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My early years in Calicut

When I was just four years old, my father was transferred to our hometown, Calicut. We bid adieu to Ootacamund and shifted to Calicut to begin what would be the second phase of my life. In course of time I was put into an elementary school known in those days as Kandankulam School, which was where I learnt the basics for two years. Soon I was shifted to the prestigious Zamorin’s School & College run by the Royal family of Zamorins of Calicut whose predecessors had welcomed many years earlier Vasco Da Gama, the Portuguese traveller and merchant whose first Port of Call in India was Calicut. In the early years of my schooling I was more than an average student and in fact was among the top four of the class, term after term, year after year. There was this grading system of the students in the class. Students were assessed by the marks obtained by them in each subject and everyday of the month added cumulatively. For this purpose each student has to maintain a book wherein the performance is assessed and marks given by the teacher, which is totalled at the end of the month and appropriate ranks given.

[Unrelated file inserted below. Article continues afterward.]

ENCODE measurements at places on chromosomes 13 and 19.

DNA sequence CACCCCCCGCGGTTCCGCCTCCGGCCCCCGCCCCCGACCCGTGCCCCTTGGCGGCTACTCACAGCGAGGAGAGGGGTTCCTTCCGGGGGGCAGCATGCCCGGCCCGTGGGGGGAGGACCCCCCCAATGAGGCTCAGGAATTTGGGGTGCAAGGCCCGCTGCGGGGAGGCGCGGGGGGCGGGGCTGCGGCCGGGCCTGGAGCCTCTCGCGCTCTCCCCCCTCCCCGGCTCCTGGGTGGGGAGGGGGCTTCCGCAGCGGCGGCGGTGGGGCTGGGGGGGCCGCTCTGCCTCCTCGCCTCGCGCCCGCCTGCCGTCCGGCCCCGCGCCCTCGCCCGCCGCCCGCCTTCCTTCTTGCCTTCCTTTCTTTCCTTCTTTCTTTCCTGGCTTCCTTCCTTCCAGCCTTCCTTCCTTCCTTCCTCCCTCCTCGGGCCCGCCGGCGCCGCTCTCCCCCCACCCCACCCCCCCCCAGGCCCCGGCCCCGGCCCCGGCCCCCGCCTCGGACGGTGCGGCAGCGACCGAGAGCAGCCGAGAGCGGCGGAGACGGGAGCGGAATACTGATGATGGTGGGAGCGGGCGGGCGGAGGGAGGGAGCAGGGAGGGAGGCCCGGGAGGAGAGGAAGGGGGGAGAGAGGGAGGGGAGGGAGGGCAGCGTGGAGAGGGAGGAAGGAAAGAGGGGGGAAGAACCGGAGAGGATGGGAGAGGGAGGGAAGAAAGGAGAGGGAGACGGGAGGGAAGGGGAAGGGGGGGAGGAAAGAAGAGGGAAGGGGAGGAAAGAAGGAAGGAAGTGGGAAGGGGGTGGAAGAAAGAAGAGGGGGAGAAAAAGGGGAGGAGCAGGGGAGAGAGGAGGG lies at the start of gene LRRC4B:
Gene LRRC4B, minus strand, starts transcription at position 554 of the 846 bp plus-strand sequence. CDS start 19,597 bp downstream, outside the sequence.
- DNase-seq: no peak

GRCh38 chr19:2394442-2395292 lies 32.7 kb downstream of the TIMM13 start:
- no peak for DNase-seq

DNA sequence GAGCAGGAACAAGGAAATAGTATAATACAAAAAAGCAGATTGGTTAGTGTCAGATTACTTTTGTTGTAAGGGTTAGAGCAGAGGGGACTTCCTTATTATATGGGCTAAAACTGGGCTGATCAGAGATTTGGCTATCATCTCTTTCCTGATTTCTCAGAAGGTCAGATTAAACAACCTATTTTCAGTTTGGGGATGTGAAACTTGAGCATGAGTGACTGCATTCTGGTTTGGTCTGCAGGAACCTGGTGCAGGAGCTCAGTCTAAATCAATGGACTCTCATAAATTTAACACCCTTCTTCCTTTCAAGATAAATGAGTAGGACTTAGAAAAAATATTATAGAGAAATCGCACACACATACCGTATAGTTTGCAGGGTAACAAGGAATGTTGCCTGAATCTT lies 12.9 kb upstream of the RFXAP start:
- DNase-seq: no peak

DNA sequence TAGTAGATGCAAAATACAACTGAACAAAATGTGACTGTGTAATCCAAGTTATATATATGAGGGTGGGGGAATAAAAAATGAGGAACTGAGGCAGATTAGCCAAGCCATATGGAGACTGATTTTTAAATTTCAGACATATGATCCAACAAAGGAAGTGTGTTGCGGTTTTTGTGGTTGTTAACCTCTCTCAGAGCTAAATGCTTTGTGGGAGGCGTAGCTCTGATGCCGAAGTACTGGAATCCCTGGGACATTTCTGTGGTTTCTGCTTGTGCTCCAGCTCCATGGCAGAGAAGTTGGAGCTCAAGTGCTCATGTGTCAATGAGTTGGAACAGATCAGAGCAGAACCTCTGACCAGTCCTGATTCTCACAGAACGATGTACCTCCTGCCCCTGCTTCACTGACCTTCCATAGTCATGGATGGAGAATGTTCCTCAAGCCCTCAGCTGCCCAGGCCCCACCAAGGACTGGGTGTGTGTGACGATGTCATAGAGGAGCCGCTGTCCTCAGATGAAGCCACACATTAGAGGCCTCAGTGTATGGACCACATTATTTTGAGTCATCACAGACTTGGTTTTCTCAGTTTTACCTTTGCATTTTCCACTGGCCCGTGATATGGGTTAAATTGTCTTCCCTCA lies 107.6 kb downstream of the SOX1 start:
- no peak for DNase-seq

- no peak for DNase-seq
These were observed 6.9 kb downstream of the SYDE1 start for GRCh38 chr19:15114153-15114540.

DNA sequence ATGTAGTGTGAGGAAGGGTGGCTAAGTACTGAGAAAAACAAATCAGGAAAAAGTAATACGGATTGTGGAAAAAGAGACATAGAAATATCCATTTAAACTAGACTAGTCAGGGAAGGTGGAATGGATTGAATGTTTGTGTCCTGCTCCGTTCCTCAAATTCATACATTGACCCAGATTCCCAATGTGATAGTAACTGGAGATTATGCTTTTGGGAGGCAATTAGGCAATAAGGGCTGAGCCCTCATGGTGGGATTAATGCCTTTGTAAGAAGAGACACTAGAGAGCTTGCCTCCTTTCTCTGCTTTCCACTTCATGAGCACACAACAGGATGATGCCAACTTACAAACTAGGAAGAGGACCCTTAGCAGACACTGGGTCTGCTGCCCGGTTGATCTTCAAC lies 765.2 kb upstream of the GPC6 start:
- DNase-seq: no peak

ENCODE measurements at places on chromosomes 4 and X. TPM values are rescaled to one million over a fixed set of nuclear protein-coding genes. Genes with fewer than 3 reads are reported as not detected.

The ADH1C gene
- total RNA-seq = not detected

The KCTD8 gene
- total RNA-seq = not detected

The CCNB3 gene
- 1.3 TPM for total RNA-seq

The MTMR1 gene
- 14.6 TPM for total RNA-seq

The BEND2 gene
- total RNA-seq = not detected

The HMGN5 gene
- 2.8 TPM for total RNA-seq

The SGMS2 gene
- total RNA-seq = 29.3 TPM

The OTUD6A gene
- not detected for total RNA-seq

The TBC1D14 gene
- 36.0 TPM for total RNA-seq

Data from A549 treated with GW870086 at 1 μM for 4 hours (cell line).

There was another novel way of assessing the intelligence of the students. There was a question and answer class at the end of each day. Any student can ask a question to another based on the lessons learnt on that particular day. If anyone fails to answer the question the student who asked the question can exchange his place with the other provided he gives the correct answer. Normally the students who sit in the first, second, third benches and so on will be the target of students who sit further down who will always try to unseat the ones sitting ahead of them so that they can occupy a higher seat. At the end of the session each student will call out numbers one, two, and three and so on and those will be their seats the next day. This way almost always the intelligent ones will occupy the top seats in the descending order and the less intelligent ones will be seated in the back benches. This helps keep the students on their toes in the classes to try unseating the top ranked ones who will try their utmost not to yield their seats in a healthy competition at the end of the day. To illustrate, if a student sitting at the 34th place asks a question normally to a student sitting up front, say the 5th place, and he fails to answer correctly and the questioner gives the correct answer they exchange places 34 to 5 thereby the 5th place is taken over by the 34th. If he can hold the 5th place till the end of the day his marks automatically improve. In this way a healthy competition is ensured and the students come well prepared. I was given the job of maintaining the marks obtained by each student on the exercises given on the day in a grade book everyday and assist the class teacher grade them at the end of the month by adding up the marks. As for my performance I moved up and down the first four ranks many times occupying the first rank but never went below the fourth rank. Although this novel system of assessing a student worked well in that class this was not generally in vogue in other classes. However I maintained my ranks in the term final exams almost always. . This trend continued year after year in the high school as well. I was the recipient of prizes in the form of books at every Annual School Day for a number of years for General Proficiency.